We, the hip, we the revolution against our material culture, all of us disgusted by modernism gone wrong in the 20th century, we thought the burning blue open sky around us then, a static insouciant deterministic notion driving all—what we were, was all we were. There seemed no possibilities of an inherent intellectual mistake about who we really were.
There was, of course, much more to it. I sat there daily in front of you, I suppose, knowing that was the closest thing I could get to greatness right then, and that it was tangible, and that, of course, did not work out so well for the either of us. I saw what you got in the end was a continuum, a colossal imprint.
Much later I knew it would have been more honest if I had cut off my own ear and wrapped it in sterile gauze and taken it to my first wife and apologized, and told her the truth of her IUD and the countless abortions we had together contrary to her own Catholic, go-to-Mass-every-week Catholicism, and I should have been regretful of that even if the IUD was her idea. She, a nurse looking a little like Jackie Kennedy, would never have divorced me had I not strayed. She met me by the Charles River to serve divorce papers because she now was in a love affair with a man who four months later would leave because he had impregnated another woman. Oh, we played loose and fast and listened to wild rock and roll, Vincent, and slept around and tried to out-bohemian any of your colleagues, but this is how we failed.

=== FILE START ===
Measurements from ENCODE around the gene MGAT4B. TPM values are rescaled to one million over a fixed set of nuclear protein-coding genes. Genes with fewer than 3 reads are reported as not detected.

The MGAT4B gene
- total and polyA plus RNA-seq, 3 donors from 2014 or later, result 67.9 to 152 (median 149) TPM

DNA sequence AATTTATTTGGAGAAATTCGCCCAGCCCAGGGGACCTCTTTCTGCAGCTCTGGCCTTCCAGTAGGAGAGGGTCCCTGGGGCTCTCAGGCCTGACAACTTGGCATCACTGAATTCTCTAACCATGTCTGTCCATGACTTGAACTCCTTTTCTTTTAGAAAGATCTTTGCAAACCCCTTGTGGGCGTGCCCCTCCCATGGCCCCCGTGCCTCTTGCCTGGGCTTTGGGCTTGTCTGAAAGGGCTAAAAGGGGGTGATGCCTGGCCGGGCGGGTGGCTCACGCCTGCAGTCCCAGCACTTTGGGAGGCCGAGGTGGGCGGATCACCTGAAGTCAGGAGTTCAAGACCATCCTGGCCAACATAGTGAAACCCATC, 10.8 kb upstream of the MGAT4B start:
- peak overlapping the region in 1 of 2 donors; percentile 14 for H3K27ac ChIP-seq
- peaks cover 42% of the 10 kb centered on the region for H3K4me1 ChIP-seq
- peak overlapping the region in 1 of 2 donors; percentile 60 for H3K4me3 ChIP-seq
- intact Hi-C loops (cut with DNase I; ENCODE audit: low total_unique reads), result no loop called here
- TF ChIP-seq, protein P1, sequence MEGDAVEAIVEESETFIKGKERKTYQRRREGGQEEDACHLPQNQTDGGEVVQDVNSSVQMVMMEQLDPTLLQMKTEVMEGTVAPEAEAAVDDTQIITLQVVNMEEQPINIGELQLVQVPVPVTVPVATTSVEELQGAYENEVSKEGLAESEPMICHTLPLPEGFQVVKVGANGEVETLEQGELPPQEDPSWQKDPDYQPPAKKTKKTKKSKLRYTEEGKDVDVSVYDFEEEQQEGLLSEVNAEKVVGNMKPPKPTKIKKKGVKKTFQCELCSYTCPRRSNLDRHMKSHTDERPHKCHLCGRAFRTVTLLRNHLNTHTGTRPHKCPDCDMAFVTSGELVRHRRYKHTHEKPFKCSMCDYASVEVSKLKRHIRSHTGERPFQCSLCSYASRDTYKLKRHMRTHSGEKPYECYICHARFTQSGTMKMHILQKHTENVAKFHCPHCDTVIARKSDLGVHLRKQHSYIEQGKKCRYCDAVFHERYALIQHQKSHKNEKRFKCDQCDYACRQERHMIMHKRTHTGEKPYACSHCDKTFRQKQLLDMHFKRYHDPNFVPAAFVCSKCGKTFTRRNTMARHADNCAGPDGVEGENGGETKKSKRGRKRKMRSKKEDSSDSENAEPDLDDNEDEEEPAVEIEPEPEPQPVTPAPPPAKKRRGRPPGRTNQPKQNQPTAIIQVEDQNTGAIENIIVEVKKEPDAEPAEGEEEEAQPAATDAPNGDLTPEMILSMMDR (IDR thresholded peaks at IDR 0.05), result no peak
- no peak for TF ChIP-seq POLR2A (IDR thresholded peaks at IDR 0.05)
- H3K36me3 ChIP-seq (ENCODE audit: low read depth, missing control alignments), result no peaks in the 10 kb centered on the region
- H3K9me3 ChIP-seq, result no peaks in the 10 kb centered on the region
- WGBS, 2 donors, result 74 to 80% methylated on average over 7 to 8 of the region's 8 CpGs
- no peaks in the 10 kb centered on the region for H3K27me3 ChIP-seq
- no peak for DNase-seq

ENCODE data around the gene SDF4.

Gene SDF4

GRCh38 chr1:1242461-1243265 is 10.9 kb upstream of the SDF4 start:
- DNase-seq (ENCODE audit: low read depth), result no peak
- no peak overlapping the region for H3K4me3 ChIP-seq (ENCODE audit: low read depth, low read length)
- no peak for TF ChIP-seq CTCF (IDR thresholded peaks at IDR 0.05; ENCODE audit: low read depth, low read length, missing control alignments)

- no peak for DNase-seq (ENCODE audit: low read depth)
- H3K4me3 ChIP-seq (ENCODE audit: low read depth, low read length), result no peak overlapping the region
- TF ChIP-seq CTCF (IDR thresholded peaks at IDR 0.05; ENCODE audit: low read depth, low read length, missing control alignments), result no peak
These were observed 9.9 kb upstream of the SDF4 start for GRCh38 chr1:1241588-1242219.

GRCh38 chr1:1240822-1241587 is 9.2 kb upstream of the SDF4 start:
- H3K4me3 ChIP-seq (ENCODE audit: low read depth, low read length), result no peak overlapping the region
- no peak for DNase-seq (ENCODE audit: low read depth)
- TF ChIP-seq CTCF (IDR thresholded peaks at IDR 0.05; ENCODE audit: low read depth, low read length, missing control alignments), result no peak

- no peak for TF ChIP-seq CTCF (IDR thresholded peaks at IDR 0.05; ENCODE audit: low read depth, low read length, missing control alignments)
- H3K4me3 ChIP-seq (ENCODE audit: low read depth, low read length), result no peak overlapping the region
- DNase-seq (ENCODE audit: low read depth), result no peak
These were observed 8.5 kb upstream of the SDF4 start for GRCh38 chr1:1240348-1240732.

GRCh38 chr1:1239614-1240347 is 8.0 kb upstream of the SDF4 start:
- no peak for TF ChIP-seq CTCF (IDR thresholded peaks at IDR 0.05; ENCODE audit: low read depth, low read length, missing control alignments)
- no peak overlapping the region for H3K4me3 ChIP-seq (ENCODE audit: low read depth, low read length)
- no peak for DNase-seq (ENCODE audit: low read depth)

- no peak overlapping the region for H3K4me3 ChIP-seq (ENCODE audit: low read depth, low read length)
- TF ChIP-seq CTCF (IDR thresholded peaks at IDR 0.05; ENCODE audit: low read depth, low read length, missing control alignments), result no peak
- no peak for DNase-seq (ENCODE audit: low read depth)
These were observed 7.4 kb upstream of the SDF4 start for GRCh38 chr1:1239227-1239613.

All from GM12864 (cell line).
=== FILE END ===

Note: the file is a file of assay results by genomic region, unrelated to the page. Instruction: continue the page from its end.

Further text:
Ah, Jesus, Vincent, I’ve come to see this as my socially venial act of murder, unconscious of the reality and void of moral consequence. I premeditatedly pulled the switch as an out-of-touch warden in this prison we have outside of jail; pulled the switch without a sentence, without due process, pulled the switch by paying with my GI Bill check. As I watched some asshole in a white coat take lovely Jane away into a white sterile room in New York City, I and others began the phalanx that now totals sixty million for our nation. The necessary modern notion of family planning, unhinged from premodernity and the time of ancestral contiguity—a thinly veiled eugenic notion of choice preempting responsibility.